Q & A with Norm Smallwood - on Leadership

Norm Smallwood / Posted On: 20 January 2020 / Updated On: 25 September 2022 / International Thought Leaders / 467

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Q & A with Norm Smallwood - on Leadership



Memory Nguwi caught up with Norm Smallwood to discuss Leadership. Norm is a leadership expert. 


Memory: Are leaders born or made?
Norm: The answer is both. I’ve read lots of debate on this and my takeaway is 50/50. There are innate attributes that people are born with that definitely contribute- cognitive complexity; willingness to take risks etc. At the same time, leaders can be developed through experiences- turnarounds, cross cultural, staff and line etc. 


Memory: What have the best companies done to develop the leaders with the right capacity to lead successfully? Can you give some examples?
Norm: There are many kinds of leaders- general managers (CEO), functional managers (CHRO, COO, CFO) and technical leaders (Chief, Fellow). General Managers are the rarest and most highly rewarded. McKinsey; P&G, IBM, GE have had reputations for building them well. Companies that have multiple businesses have an advantage when it comes to building General Managers because they can move across businesses to gain experiences. I stated a few of them above: early P&L, turnarounds, cross cultural; line and staff and so on. Other companies have reputation for building functional managers. Pepsi is known for building marketing leaders; Apple for product design; Walmart for supply chain. Leaders in these companies move to other functions for development but home base is a particular area of expertise. Technical leaders grow up in companies where technology is key to success. They move beyond a technical specialty and become sponsors for critical technology. Oil companies have Chief Geologists and Chief Geophysicists. IBM and Hewlett Packard have Fellows. The biggest development challenge for these leaders is to keep them focused on external advances and trends related to the bigger picture. 
 


Memory: A number of companies spend a lot of money on leadership development programs with no tangible return on that investment. Is there a best way to develop leaders?
Norm: We have talked for years about the importance of having a business case for leadership rather than just a development case. The leadership value proposition is to resolve challenges for the business with customers, investors, employees and other stakeholders. Rather than starting with the business case, most companies start with how to develop individual leaders to have empathy, authenticity, emotional intelligence and so on. I’ve never seen a sustainable leadership development approach that starts from the inside to build better leaders. They must start with external stakeholders and then build individual leaders.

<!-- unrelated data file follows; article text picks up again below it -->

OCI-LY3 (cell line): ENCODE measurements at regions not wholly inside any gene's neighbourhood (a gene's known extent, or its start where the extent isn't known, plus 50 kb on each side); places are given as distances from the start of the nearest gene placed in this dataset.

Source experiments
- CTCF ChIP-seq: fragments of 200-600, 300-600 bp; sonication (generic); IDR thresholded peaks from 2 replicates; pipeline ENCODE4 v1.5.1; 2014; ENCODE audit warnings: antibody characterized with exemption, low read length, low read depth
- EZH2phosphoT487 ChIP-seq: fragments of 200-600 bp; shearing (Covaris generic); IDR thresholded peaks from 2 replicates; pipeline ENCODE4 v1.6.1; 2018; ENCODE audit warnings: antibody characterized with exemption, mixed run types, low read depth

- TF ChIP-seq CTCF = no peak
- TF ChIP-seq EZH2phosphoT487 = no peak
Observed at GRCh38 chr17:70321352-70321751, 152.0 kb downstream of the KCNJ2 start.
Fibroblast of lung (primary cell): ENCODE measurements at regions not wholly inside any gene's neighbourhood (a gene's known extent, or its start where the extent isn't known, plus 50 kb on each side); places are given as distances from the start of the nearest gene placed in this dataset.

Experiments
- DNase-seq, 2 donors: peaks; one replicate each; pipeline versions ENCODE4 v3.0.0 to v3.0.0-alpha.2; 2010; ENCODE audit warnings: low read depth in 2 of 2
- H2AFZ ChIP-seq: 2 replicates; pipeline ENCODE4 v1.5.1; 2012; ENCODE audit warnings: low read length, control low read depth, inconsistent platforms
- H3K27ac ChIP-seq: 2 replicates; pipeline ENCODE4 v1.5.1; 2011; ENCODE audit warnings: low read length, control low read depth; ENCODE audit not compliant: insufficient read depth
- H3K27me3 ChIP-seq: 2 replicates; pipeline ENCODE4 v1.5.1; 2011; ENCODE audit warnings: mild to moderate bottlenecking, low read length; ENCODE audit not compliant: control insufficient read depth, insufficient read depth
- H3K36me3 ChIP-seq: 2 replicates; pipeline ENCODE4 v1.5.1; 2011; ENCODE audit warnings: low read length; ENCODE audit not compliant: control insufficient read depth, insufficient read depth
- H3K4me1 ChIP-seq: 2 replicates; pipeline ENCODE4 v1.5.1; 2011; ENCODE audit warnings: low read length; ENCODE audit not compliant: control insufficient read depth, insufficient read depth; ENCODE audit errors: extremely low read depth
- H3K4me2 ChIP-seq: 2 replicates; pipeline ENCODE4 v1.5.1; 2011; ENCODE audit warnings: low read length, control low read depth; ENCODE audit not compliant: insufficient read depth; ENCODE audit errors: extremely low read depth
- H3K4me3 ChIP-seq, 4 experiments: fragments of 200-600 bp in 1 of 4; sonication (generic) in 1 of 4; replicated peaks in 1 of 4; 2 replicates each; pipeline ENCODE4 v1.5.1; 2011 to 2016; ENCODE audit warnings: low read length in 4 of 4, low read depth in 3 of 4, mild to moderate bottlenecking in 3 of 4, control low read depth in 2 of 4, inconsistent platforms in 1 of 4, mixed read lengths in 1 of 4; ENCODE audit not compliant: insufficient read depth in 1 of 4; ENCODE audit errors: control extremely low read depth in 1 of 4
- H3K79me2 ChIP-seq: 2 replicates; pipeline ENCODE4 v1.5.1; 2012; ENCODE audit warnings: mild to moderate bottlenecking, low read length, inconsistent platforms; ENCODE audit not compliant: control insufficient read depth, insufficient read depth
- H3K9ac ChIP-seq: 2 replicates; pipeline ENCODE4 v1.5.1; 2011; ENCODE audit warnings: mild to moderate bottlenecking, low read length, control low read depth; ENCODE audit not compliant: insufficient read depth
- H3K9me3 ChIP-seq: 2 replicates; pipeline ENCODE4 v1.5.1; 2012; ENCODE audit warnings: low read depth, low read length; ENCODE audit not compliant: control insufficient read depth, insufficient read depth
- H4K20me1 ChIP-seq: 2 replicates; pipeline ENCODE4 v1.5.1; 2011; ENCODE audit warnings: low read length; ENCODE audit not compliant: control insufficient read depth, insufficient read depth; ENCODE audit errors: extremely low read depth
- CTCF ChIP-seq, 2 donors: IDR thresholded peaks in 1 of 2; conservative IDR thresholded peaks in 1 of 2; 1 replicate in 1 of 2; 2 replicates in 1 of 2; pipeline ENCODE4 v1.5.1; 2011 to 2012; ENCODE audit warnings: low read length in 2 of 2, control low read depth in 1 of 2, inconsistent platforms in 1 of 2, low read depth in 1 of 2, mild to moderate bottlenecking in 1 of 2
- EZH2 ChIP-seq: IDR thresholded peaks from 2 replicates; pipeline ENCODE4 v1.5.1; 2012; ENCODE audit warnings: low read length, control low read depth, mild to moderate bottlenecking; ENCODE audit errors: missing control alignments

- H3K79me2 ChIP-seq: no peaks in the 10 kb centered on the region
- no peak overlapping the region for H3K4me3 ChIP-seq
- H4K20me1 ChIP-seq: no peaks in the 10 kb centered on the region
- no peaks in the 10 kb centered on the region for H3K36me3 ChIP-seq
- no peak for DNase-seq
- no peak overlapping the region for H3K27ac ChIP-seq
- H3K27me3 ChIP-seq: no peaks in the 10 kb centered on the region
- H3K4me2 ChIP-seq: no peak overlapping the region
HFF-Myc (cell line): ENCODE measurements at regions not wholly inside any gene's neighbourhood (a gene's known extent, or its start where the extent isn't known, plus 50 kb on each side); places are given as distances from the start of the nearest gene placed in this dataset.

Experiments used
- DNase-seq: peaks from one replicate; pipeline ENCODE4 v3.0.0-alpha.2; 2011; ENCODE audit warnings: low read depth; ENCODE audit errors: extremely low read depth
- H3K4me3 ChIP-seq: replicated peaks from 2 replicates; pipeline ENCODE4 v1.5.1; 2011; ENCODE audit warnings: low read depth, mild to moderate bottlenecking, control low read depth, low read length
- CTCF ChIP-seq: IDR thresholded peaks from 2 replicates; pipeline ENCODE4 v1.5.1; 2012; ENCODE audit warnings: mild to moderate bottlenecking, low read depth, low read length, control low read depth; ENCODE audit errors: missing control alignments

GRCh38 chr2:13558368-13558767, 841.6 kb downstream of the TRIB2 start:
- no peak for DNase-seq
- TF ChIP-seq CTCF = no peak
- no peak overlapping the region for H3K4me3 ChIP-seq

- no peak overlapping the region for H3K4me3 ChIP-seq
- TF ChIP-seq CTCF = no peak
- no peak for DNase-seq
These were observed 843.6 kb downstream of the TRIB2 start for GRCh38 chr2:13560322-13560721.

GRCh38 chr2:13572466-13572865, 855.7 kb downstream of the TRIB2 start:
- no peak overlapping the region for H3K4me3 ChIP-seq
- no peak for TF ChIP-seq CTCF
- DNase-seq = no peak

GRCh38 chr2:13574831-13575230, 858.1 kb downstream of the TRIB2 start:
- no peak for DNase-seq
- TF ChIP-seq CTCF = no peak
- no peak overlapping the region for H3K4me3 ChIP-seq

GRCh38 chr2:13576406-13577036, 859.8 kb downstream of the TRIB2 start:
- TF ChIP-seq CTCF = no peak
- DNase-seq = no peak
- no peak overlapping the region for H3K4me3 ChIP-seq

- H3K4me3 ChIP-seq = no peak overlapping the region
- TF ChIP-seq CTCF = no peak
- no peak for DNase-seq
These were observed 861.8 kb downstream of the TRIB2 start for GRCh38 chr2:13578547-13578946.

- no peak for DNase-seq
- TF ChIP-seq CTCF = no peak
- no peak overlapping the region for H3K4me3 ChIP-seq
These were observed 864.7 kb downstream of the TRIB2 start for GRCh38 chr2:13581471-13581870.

Memory: In one of your articles in the Havard Business review, you talk about building a leadership brand. Can you explain further what they mean in the context of developing leaders?
We see two trends in leadership:
A.    Leader (individual) and Leadership (organization capability)
B.    Inside the company and External to the company
 

Outside

Celebrity Leader

Leadership brand
Inside

Competency Model

Leadership system
  Leader (ind) Leadership (org)

Competency Model (Bottom Left) is where most companies start. They define a competency model about behaviors their leaders need to be effective. Typically this is derived from interviews with their existing senior leaders and most companies have almost identical lists of attributes.
Leadership System (bottom Right): Leadership development experts build 360s, selection tools and performance management tools using the competency model. 
The majority of companies expend all of their effort on the bottom row and leadership development is focused on internal issues. 
Celebrity Leader (Top left): Celebrity leaders are recognized by external stakeholders for past accomplishments and can attract talent and money to the business. Often celebrity leaders are focused on themselves not on building leadership capability for the future. Founders of companies can easily find themselves in this box. Steve Jobs, Apple cofounder was in this box for many years.
Leadership Brand: (top right): Leadership brand is a capability recognized by investors and customers that the quality of leadership at this company ensures current and future results. Leaders create a high performing culture by connecting employees and customers to receive the desired experience.

 

Memory: When hiring a CEO what should companies focus on? 
Norm: First, companies should always try to develop their next CEO from within. If not, when hiring a CEO, need to find someone with a broad range of experiences and the ability to adapt to the company they are going to. New CEOs often try to make the new company just like the one they are coming from. This rarely works. 
Memory: Do first time CEOs turn out to be good CEOs or Boards should stick to the tried and tested people who have been in that role before?
Norm: This is always a big question. Tried and tested CEOs who have been successful in more than one organization are the most likely to be successful for you. First time CEOs who have been prepared for the role and have a broad perspective and ability to use power effectively, sponsor others, set direction and represent the company to external stakeholders can also be effective. Narrow perspective, competitive or self absorbed CEOs rarely last.